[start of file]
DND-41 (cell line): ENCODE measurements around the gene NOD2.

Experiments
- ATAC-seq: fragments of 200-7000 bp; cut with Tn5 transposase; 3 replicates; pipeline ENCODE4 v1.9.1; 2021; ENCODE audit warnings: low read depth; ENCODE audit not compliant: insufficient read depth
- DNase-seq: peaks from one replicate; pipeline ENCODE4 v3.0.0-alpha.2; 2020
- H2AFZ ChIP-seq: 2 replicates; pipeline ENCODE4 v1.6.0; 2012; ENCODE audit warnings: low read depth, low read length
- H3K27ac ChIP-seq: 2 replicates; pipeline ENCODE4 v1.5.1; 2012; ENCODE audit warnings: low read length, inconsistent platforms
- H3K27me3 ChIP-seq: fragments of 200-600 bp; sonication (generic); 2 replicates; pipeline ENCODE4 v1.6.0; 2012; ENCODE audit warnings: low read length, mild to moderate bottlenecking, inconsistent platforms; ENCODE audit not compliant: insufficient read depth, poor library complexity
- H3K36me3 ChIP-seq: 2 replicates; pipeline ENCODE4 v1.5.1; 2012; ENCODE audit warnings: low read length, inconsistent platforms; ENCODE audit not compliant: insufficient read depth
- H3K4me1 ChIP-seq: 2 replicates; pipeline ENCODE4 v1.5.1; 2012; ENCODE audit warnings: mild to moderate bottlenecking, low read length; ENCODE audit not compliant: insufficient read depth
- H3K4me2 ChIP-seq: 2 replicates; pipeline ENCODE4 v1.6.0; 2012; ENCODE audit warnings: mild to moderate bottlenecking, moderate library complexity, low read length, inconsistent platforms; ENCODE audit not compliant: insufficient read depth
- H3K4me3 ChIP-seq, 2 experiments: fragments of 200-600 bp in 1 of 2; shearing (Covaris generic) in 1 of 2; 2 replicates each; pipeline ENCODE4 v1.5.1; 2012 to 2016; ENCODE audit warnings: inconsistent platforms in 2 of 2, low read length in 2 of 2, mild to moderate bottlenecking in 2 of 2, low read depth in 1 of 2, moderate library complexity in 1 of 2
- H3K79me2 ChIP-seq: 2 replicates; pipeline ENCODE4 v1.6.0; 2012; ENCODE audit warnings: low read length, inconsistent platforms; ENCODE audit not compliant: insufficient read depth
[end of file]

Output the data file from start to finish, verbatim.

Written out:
DND-41 (cell line): ENCODE measurements around the gene NOD2.

Experiments
- ATAC-seq: fragments of 200-7000 bp; cut with Tn5 transposase; 3 replicates; pipeline ENCODE4 v1.9.1; 2021; ENCODE audit warnings: low read depth; ENCODE audit not compliant: insufficient read depth
- DNase-seq: peaks from one replicate; pipeline ENCODE4 v3.0.0-alpha.2; 2020
- H2AFZ ChIP-seq: 2 replicates; pipeline ENCODE4 v1.6.0; 2012; ENCODE audit warnings: low read depth, low read length
- H3K27ac ChIP-seq: 2 replicates; pipeline ENCODE4 v1.5.1; 2012; ENCODE audit warnings: low read length, inconsistent platforms
- H3K27me3 ChIP-seq: fragments of 200-600 bp; sonication (generic); 2 replicates; pipeline ENCODE4 v1.6.0; 2012; ENCODE audit warnings: low read length, mild to moderate bottlenecking, inconsistent platforms; ENCODE audit not compliant: insufficient read depth, poor library complexity
- H3K36me3 ChIP-seq: 2 replicates; pipeline ENCODE4 v1.5.1; 2012; ENCODE audit warnings: low read length, inconsistent platforms; ENCODE audit not compliant: insufficient read depth
- H3K4me1 ChIP-seq: 2 replicates; pipeline ENCODE4 v1.5.1; 2012; ENCODE audit warnings: mild to moderate bottlenecking, low read length; ENCODE audit not compliant: insufficient read depth
- H3K4me2 ChIP-seq: 2 replicates; pipeline ENCODE4 v1.6.0; 2012; ENCODE audit warnings: mild to moderate bottlenecking, moderate library complexity, low read length, inconsistent platforms; ENCODE audit not compliant: insufficient read depth
- H3K4me3 ChIP-seq, 2 experiments: fragments of 200-600 bp in 1 of 2; shearing (Covaris generic) in 1 of 2; 2 replicates each; pipeline ENCODE4 v1.5.1; 2012 to 2016; ENCODE audit warnings: inconsistent platforms in 2 of 2, low read length in 2 of 2, mild to moderate bottlenecking in 2 of 2, low read depth in 1 of 2, moderate library complexity in 1 of 2
- H3K79me2 ChIP-seq: 2 replicates; pipeline ENCODE4 v1.6.0; 2012; ENCODE audit warnings: low read length, inconsistent platforms; ENCODE audit not compliant: insufficient read depth